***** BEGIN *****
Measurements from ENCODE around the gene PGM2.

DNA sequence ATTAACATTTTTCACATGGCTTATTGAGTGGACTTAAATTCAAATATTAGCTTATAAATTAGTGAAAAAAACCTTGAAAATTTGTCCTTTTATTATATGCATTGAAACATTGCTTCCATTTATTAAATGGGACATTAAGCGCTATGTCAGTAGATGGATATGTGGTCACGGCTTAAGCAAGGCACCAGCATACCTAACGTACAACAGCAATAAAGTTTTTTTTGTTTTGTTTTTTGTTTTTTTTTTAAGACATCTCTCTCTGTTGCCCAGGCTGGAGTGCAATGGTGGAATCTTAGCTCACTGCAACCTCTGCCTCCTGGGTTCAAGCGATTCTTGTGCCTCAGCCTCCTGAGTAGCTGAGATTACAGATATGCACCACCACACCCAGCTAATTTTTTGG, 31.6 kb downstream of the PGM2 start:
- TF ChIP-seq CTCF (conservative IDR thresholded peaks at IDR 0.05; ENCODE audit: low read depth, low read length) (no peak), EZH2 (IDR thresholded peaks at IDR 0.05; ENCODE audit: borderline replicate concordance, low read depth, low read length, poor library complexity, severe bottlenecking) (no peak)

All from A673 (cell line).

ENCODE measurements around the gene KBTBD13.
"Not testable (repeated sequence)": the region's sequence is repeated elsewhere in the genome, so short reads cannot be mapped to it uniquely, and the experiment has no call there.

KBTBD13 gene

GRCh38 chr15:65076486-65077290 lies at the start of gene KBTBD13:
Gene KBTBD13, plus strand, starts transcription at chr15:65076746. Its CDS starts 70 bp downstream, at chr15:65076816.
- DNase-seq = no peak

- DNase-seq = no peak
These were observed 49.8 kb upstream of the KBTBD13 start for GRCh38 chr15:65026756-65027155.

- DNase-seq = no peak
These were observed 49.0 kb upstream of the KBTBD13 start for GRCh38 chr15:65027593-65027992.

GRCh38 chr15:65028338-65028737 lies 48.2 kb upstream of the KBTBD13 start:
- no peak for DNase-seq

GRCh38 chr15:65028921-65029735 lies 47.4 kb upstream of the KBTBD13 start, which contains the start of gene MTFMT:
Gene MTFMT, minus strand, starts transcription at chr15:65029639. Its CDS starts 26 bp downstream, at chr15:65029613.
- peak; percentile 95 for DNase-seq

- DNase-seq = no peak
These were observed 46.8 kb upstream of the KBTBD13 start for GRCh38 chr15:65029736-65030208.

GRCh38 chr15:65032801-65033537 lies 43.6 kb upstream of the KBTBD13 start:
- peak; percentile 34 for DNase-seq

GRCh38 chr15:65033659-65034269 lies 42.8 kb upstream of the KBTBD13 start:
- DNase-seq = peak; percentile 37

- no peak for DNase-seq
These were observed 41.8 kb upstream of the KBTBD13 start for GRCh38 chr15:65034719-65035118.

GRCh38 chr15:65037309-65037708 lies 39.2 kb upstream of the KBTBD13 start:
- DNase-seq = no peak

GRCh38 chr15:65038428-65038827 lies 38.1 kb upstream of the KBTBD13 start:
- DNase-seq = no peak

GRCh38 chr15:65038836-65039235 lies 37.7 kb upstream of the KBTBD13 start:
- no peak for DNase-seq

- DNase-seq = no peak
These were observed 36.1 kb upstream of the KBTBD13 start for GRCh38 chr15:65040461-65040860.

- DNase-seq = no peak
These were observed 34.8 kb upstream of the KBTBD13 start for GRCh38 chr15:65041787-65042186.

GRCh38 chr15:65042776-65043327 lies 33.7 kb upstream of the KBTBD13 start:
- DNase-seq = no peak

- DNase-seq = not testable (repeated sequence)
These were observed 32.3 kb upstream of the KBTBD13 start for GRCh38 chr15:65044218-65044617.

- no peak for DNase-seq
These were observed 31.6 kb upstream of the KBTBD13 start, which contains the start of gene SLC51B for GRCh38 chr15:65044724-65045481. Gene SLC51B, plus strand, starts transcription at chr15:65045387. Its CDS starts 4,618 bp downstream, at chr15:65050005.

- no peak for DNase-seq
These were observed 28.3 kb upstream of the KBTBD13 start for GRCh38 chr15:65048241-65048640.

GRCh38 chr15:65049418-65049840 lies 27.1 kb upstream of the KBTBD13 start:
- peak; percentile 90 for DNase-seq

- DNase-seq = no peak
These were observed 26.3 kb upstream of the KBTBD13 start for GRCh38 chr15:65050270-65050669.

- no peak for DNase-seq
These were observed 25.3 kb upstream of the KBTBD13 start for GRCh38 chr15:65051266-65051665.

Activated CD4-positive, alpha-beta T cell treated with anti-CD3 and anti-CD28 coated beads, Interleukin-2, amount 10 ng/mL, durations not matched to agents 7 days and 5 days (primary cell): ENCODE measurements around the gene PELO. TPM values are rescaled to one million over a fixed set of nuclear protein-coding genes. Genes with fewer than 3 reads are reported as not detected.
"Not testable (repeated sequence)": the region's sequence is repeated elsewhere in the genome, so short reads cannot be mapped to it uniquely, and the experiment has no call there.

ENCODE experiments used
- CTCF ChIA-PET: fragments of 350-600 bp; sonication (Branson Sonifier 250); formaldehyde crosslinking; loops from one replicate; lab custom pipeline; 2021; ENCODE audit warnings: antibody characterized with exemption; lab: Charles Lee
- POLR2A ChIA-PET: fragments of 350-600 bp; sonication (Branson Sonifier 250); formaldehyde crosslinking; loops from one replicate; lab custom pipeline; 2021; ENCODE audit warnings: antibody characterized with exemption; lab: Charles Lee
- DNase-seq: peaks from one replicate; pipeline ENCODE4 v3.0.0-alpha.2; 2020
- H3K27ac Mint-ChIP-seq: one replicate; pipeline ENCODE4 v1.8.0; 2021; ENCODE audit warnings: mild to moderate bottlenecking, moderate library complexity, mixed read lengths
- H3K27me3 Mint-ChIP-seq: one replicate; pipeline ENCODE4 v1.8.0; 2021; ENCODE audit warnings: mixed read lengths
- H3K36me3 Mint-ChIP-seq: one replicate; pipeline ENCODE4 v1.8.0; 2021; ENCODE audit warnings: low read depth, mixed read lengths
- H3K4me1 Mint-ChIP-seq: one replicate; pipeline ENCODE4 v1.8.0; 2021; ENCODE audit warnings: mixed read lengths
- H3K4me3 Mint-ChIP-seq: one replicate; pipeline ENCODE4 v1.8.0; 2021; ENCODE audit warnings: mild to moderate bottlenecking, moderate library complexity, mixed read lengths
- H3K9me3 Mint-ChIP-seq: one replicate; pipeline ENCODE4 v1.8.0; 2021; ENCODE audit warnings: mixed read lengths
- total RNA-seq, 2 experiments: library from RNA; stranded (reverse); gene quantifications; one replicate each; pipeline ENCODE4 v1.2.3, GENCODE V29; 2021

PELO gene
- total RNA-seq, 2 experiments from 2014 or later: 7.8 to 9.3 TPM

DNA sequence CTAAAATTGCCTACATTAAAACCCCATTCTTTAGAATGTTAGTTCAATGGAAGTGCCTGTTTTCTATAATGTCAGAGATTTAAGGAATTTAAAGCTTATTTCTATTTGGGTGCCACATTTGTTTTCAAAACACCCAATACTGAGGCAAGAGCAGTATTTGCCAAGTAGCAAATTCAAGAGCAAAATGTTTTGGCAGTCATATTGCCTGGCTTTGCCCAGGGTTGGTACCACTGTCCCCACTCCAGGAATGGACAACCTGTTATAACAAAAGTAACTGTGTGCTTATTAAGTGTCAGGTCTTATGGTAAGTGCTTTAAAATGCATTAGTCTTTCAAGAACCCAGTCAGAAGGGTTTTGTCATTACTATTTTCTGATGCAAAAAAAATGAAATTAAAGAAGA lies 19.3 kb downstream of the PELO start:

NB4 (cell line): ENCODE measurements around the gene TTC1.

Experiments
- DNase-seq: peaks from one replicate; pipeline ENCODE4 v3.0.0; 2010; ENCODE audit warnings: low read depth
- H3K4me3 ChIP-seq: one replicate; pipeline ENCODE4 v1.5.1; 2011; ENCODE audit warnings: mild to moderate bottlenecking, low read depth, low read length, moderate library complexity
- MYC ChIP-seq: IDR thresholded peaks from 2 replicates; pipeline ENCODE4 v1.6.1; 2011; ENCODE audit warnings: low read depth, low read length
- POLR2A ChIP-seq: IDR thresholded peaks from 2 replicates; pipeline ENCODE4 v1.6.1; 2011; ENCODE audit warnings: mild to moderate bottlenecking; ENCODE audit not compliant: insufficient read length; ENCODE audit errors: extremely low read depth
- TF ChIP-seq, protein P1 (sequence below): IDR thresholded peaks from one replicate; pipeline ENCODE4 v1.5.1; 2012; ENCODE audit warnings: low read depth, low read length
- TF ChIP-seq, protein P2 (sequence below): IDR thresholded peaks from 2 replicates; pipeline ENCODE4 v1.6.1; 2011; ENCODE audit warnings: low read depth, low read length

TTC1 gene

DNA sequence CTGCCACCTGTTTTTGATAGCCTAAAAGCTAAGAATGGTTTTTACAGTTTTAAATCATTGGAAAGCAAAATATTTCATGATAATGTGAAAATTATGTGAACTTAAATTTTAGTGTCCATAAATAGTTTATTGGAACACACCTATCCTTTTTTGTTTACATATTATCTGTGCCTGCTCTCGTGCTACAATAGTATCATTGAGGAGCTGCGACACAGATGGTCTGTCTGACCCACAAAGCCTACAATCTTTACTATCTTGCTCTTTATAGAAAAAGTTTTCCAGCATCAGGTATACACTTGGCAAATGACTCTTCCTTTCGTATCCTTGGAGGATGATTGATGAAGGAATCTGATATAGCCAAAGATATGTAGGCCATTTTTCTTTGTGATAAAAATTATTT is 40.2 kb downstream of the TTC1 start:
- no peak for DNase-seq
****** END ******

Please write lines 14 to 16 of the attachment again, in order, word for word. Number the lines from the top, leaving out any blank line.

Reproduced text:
These were observed 49.0 kb upstream of the KBTBD13 start for GRCh38 chr15:65027593-65027992.

GRCh38 chr15:65028338-65028737 lies 48.2 kb upstream of the KBTBD13 start:
- no peak for DNase-seq